BEYOND BY LEXUS has a feature on the Naguri-style aluminum trim found in the GS F and GS F SPORT:
The word Naguri comes from a millennia-old Japanese wood-shaving technique. To repel bugs, local craftspeople would remove bark from chestnut trees, and onto the bare surface beneath they would carve random, artistic patterns. The practice became a revered art form in the 16th century – Sen No Rikyu, a renowned tea master, took a liking to the finished wood’s appearance and used it to decorate his tea rooms.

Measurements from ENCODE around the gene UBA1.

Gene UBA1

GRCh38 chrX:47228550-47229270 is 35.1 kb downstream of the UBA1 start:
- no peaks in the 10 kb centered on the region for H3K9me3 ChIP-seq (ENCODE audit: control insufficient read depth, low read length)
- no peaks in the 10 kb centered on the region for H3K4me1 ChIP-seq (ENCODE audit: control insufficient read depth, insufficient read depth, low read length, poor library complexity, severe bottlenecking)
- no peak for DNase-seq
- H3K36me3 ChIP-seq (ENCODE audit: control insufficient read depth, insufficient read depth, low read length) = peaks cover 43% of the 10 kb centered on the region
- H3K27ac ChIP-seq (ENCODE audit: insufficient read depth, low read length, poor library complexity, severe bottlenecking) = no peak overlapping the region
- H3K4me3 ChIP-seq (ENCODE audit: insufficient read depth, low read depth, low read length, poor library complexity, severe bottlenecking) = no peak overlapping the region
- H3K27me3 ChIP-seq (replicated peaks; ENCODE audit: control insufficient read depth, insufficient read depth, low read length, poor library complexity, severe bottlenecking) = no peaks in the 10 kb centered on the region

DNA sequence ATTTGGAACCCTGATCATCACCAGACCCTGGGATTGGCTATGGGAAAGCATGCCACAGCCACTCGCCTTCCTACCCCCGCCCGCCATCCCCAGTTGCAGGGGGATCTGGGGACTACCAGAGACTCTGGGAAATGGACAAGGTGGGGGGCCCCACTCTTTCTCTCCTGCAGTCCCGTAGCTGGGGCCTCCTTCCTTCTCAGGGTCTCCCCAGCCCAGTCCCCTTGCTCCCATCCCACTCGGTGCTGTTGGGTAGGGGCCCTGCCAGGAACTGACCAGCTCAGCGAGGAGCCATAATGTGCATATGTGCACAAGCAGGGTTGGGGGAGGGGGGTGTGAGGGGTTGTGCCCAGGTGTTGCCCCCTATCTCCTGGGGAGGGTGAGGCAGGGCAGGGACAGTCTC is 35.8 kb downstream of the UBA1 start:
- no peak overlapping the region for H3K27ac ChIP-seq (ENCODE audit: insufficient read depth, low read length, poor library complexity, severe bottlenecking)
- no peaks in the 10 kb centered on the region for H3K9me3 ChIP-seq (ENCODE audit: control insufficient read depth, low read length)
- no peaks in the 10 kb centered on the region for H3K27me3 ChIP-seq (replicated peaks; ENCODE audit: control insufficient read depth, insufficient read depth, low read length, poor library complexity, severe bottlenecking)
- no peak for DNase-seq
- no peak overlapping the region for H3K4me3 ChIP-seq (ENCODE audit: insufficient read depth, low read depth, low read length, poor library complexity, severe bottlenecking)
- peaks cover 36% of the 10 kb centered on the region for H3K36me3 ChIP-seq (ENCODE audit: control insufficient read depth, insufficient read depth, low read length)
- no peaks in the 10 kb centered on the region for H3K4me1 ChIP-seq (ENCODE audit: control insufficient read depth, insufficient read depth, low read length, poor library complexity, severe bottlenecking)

Ayumi Kido, executive chief designer of Tecno Art Research Co., a Lexus design hub, recalls how the brand first came to use the technique. “Associates at Yamaha, a close partner of ours, informed us that one of their longtime suppliers had developed a new way of treating aluminum,” she says. “They thought it would make for really unique trim pieces for our sportier cars, and when we saw it, we agreed.” She continues: “We felt that the Naguri-style finish provided a sense of traditional Japanese art, as well as embracing the spirit of takumi.”